9 Summer Solstice Facts You Never Knew
The summer solstice is a special day that many of us wait for each year. As the longest day of the year in the Northern Hemisphere, the summer solstice brings sunshine and warmth well through the evening. We all know the solstice, on June 21st, marks the first day of summer, but there are so many summer solstice facts you had no idea existed:
“Summer solstice” has a special meaning.
The word “solstice” derives from the Latin words sol — which means sun — and sistere — to stand still. Around noon on the day of the summer solstice, the sun does not seem to move at all when compared to other days during the year. The rest of the year, the sun’s path rises and falls throughout any given day. This happens because the Earth tilts on its axis — approximately 23.5 degrees.
The sun sits directly over the Tropic of Cancer.
During the summer solstice, the sun stands over the Tropic of Cancer. In fact, it’s how the Tropic of Cancer got its name. According to Discover Magazine, the name was given thousands of years ago after the sun appeared in the constellation of Cancer the Crab.
It’s not called “summer solstice” around the world.
In many parts of Northern Europe, the solstice is referred to as Midsummer, while many Christian churches still recognize the day as St. John’s Day — referring to John the Baptist’s birth. Some Wiccans and other Neopagan groups actually call the summer solstice Litha.
The date varies in different parts of the world.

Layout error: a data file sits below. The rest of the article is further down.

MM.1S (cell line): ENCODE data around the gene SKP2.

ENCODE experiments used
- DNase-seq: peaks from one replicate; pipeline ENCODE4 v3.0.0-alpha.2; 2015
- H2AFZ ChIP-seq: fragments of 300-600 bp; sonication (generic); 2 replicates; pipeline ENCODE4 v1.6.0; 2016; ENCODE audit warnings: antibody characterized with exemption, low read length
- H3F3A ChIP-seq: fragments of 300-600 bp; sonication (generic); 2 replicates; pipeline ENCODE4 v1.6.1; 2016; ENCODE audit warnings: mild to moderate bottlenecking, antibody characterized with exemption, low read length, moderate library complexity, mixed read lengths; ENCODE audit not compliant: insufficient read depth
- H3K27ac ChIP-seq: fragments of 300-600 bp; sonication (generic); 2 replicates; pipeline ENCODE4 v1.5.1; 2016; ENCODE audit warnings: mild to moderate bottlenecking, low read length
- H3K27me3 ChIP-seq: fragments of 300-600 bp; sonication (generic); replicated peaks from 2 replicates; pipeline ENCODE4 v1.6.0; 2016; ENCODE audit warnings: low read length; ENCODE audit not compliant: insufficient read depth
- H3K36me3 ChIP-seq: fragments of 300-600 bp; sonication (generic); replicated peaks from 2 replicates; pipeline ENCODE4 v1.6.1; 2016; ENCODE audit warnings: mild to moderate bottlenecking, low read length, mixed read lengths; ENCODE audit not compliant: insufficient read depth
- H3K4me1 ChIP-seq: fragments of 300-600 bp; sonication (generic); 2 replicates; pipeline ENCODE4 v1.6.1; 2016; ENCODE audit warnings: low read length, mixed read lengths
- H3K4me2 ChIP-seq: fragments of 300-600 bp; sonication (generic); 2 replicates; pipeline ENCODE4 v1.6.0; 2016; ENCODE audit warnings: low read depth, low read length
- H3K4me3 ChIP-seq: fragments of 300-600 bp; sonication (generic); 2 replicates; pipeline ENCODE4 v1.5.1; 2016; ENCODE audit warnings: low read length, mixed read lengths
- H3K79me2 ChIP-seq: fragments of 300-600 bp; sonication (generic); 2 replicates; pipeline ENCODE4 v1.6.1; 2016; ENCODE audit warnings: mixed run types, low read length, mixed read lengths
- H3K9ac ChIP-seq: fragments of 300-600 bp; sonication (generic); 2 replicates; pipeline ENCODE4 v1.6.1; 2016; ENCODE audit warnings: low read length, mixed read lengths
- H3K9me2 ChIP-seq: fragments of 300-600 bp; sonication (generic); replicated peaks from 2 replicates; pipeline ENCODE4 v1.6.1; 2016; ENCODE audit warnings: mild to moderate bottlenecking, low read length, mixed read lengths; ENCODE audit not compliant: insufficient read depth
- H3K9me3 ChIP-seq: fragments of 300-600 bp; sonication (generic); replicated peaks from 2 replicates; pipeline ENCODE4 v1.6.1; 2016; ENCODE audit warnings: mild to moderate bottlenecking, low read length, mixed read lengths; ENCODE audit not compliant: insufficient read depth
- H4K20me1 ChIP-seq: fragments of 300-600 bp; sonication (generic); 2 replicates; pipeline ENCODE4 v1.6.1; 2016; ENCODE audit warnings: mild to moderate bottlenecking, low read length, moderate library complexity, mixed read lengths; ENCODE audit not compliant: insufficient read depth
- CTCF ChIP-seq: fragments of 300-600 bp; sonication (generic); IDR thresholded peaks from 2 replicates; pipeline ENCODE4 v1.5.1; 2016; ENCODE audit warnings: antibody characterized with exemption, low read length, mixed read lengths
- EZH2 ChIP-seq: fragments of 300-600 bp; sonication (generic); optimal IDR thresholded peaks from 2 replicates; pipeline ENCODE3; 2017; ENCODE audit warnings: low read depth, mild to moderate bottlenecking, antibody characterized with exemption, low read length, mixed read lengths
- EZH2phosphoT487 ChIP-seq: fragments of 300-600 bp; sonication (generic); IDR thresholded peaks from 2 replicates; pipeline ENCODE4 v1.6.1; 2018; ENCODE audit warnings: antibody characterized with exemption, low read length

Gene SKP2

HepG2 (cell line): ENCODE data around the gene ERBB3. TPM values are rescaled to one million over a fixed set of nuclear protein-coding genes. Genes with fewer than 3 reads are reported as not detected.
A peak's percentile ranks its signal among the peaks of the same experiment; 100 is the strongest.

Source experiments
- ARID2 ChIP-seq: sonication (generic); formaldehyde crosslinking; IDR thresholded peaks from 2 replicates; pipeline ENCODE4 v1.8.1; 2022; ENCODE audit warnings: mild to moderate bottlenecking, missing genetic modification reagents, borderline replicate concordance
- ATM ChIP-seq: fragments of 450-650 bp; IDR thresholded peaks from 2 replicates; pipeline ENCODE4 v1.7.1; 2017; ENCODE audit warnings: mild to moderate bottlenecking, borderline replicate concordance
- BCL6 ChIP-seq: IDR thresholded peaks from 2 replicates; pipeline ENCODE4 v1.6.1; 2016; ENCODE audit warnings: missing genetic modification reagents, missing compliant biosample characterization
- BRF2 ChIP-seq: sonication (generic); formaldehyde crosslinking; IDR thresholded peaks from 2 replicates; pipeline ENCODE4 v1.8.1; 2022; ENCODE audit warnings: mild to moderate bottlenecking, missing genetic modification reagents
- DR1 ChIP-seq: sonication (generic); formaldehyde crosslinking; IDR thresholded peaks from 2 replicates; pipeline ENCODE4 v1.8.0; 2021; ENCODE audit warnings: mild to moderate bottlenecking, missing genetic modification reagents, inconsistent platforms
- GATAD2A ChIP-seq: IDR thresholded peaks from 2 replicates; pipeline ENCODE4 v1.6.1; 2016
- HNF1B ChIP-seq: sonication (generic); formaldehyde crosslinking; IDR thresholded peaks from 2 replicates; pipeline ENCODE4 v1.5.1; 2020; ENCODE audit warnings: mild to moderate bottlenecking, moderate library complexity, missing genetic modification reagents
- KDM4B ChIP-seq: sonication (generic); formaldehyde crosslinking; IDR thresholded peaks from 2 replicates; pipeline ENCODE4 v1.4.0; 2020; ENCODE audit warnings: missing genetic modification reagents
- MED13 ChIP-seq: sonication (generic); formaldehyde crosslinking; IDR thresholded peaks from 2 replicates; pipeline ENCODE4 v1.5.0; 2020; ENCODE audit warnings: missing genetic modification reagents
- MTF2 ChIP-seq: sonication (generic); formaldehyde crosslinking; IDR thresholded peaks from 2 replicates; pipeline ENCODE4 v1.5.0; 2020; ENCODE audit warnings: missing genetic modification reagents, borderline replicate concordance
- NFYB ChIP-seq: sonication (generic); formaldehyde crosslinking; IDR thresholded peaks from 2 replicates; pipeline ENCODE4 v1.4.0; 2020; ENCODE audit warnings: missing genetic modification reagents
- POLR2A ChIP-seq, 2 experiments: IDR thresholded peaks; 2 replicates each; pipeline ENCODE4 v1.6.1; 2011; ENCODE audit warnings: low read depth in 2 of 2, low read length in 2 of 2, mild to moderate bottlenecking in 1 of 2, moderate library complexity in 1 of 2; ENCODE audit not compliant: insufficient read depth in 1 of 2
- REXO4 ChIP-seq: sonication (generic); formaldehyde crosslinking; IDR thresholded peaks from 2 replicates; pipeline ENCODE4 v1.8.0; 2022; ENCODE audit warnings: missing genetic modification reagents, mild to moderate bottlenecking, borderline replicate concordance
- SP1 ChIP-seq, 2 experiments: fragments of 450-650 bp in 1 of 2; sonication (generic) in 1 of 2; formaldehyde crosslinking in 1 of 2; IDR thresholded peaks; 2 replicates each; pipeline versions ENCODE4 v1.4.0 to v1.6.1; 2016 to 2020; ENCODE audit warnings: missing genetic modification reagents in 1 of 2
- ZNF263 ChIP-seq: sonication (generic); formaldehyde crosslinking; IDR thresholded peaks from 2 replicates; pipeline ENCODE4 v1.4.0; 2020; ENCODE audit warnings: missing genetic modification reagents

In North America, our summer solstice is on June 21. However, other countries and regions celebrate this special day any time between June 19 and June 24.
It’s not all fun and games.
During Midsummer, or the summer solstice, many people in Europe sport traditional flower crowns. While these crowns may look pretty and whimsical, they are actually worn for a dark reason. According to pagan folklore, it was once believed that evil spirits appeared during the summer solstice. A crown made of flowers and herbs was thought to help protect against these spirits. Traditionally, these flower crowns were made with “chase devil”, or what is known today as St. John’s Wart.
Some areas host midnight sports.
Alaska celebrates the summer solstice with games of midnight baseball. Started in 1906, the game begins at 10:30 p.m. and lasts through morning.
A major universal collision probably started the summer solstice.
Most scientists believe that the summer solstice began when our planet collided with massive objects billions of years ago — likely when Earth was still being formed.
Stonehenge may have been built for the summer solstice.
Nobody really knows why Stonehenge was built more than 5,000 years ago, but one of the most popular theories is that it was used to mark both equinoxes and solstices. This theory is further supported by the fact that the sun rises directly over the structure’s Heel Stone and hits the Altar Stone right in the center during the solstice.